Avid anglers can hire an expert to find out where the big fish play — Rockport is home to dozens of saltwater fishing guides, like Captain Richard Stroud (anglerguideservice.com), who relies on decades of experience to lead guests on inshore fishing trips for trout, redfish, flounder and black drum; or Captain Filip Spencer (fishmansguideservice.com), who has fished these waters for nearly 40 years and specializes in kayak fishing tours so guests can get a workout while reeling ’em in.
When you’re not fishing, have some fun on the water by renting a kayak or paddleboard or booking a Whooping Crane tour or dolphin-watching cruise with Rockport Birding and Kayak Adventures (whoopingcranetour.com), which also rents golf carts when you’re ready to roll around on solid ground. Living up to its name as one of the country’s “Top 10 Coastal Art Colonies,” Rockport is home to around a dozen art galleries featuring works by local artists, about half of which dot charming South Austin Street — Rockport’s version of a Main Street. Shop until you drop at colorful stores and boutiques like Comforts of Home (facebook.com/OfficialComfortsOfHomeRockport), which brims with home decor, clothing and gifts. Just a half mile up the road, duck into Bay Window (facebook.com/thebaywindowrockport) for everything from unique clothing and jewelry to furniture and wall art.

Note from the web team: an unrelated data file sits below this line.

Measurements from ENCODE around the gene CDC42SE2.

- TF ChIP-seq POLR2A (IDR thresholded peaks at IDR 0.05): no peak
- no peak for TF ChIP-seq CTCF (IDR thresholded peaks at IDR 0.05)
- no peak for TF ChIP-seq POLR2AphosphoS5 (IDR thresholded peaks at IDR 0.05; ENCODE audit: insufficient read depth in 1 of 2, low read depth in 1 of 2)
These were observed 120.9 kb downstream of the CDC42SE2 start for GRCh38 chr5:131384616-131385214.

History buffs can explore the Texas Maritime Museum (texasmaritimemuseum.org), which recounts the state’s rich maritime history, or take a tour back in time at the Fulton Mansion, built in the 1870s. Nature lovers should head to Goose Island State Park (tpwd.texas.gov/state-parks/goose-island), which offers camping, fishing, hiking and birding. While there, visit the more-than-1,000-year-old Big Tree that measures over 35 feet in circumference. For more nature, make the drive to one of the oldest wildlife refuges and top birding spots in the country, the Aransas National Wildlife Refuge (fws.gov/refuge/Aransas), which serves as the winter home of the Whooping Cranes.